By Joseph Spector
Albany Bureau Chief
ALBANY Businesses who locate near college campuses would have to pay no taxes for 10 years under legislation set to be adopted Friday by the state Legislature.
The proposal is one of Gov. Andrew Cuomo's top economic-development initiatives, but the plan faces questions about being a giveaway to certain companies.
Cuomo last month unveiled what is now called Start-Up NY, which will seek to lure companies from out of state into New York. High-income earners would have to pay income taxes after five years.
The tax-free program is part of what Cuomo on Friday called the largest incentive to create upstate jobs in state history. The Legislature is also set to adopt legislation to allow for four upstate casinos and to create a financial restructuring panel for local governments.
"That will be the most comprehensive package for upstate economic development. Period," Cuomo said on "The Capitol Pressroom," a public-radio show.
The upstate economy has struggled. In the 10-county downstate region, private-sector jobs grew by 2 percent over the past year, the state Labor Department said Thursday. In the 52 counties upstate, the job growth was 0.8 percent.
So the tax-free program is tailored to upstate, but also includes incentives for businesses to locate in New York City and its suburbs.
Companies approved for the program will not pay any taxes, such as property, sales and income taxes. But for the second five years, employees will pay no taxes on income up to $200,000 of wages for individuals. The number of new jobs eligible for the income tax breaks will be capped at 10,000 a year.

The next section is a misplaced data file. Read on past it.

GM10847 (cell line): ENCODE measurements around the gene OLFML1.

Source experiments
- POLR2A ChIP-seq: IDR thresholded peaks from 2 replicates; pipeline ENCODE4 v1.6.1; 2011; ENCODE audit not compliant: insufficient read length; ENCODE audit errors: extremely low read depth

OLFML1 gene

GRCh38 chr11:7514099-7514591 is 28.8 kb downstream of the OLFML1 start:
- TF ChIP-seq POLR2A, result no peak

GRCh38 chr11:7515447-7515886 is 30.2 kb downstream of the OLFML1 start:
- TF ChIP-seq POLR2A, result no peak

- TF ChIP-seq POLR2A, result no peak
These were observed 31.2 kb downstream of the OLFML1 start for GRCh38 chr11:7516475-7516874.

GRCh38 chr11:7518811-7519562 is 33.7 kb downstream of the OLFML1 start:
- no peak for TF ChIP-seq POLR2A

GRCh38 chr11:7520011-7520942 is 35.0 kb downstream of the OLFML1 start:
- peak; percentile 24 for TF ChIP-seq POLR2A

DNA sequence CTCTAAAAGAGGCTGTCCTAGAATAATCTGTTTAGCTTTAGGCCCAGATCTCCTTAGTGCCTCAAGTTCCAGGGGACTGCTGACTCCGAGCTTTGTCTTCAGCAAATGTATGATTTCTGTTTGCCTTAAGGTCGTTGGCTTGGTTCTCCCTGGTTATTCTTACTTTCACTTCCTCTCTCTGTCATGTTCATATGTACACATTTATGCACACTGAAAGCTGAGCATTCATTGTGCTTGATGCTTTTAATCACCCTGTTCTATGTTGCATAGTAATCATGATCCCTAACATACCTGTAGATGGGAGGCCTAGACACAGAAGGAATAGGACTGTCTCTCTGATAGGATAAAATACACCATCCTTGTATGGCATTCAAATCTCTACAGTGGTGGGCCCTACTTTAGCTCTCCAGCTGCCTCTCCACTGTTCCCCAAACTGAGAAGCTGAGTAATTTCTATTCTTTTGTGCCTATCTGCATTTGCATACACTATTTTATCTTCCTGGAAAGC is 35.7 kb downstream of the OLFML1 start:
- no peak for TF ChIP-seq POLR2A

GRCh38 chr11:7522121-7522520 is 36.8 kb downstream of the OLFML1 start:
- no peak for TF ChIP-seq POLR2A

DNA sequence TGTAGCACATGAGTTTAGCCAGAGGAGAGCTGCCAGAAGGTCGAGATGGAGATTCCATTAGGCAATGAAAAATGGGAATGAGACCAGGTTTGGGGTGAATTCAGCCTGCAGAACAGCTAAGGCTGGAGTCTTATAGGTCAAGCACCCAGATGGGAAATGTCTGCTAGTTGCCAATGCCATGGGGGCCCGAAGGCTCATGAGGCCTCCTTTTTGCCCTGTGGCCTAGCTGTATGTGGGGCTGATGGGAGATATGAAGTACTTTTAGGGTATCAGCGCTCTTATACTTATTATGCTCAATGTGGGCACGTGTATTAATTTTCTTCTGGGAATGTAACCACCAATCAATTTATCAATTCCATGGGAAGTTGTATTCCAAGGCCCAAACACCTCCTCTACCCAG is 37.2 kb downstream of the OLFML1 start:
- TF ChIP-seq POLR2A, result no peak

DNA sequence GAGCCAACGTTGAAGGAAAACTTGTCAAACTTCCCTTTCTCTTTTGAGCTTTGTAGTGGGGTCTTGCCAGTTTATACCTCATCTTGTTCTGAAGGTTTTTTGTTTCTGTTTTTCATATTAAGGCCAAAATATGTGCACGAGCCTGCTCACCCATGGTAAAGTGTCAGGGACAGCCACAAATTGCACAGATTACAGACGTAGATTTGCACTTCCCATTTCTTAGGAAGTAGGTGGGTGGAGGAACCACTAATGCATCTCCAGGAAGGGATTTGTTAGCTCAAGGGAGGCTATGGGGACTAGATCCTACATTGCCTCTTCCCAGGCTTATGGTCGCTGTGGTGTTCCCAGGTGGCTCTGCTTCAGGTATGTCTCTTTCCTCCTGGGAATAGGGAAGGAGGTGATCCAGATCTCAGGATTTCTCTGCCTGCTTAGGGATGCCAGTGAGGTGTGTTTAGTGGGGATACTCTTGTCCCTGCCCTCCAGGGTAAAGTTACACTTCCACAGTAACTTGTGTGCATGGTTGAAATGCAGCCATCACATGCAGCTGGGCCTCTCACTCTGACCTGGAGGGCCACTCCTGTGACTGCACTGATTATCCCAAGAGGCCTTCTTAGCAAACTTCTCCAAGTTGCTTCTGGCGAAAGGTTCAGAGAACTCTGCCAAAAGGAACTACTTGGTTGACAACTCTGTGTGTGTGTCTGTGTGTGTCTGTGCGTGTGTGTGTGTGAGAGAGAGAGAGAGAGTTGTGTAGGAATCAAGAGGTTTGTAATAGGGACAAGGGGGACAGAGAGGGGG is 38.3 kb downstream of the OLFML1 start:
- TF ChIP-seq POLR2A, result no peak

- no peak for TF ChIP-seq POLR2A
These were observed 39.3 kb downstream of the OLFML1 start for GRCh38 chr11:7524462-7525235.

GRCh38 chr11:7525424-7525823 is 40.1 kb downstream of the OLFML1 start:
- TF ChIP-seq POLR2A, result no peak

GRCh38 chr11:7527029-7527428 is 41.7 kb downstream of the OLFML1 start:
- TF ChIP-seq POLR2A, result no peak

The legislation requires the new business to be "aligned with or further the academic mission of the campus," Cuomo said in a news release. The program will not include retail or wholesale businesses, or restaurants. In the New York City area, including Westchester County, the companies must be a high-tech businesses or a new start-up.
Every SUNY college north of Westchester County can develop tax-freeze zones, which can be as large as 200,000 square feet and located within one mile of a campus. Some private colleges could also be eligible.
There will also be one tax-free zone in each of the New York City boroughs near city colleges, as well as 75,000 square feet in each of the downstate counties, including Westchester.
"SUNY's power to revitalize New York's economy is now ready to reach its full potential," SUNY Chancellor Nancy Zimpher said in a statement Wednesday.
The program has been criticized. Unions and conservatives, in a rare agreement, said the program would hurt existing businesses and is another tax handout to companies. The state spends about $7 billion in a year on tax breaks because it's one of the most heavily taxed states in the nation.
"New York State's past experience with geographically-targeted business tax incentives should raise huge red flags regarding the efficacy of the proposal as an economic development strategy," according to a report last week from the Fiscal Policy Institute, a labor-backed think tank.
The Tax Foundation, a business group in Washington D.C., has annually named New York as having one of the worst business climates in the country.
The state Conservative Party said the program is misguided.
"Government should not be deciding what business receives government handouts that give them advantages over other businesses," the party said in a statement. "The Conservative Party is opposed to the artificial support of businesses created by eliminating every tax for certain government favored business."